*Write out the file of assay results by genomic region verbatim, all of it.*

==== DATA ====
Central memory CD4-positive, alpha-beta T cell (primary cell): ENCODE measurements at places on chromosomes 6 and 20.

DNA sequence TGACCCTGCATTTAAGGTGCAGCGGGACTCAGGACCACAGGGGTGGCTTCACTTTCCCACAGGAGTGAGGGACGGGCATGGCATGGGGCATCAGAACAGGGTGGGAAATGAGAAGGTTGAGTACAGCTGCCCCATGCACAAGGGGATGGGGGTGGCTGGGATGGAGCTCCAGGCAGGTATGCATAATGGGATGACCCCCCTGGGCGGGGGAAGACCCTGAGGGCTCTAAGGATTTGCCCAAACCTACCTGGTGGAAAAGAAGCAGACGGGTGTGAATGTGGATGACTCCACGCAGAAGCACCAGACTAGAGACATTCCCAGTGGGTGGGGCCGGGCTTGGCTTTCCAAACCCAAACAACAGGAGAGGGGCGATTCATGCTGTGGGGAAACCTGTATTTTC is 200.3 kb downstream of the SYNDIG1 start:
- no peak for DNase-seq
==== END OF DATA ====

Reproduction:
Central memory CD4-positive, alpha-beta T cell (primary cell): ENCODE measurements at places on chromosomes 6 and 20.

DNA sequence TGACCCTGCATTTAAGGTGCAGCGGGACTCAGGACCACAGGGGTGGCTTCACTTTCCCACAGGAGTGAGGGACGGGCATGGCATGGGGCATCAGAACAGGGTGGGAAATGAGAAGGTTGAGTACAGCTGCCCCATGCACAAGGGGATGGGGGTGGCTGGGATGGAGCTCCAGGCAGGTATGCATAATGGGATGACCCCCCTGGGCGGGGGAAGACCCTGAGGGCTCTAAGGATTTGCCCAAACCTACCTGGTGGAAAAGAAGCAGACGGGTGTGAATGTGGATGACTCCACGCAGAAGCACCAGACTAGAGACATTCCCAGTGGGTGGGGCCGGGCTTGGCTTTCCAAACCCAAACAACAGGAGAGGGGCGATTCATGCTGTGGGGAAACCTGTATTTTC is 200.3 kb downstream of the SYNDIG1 start:
- no peak for DNase-seq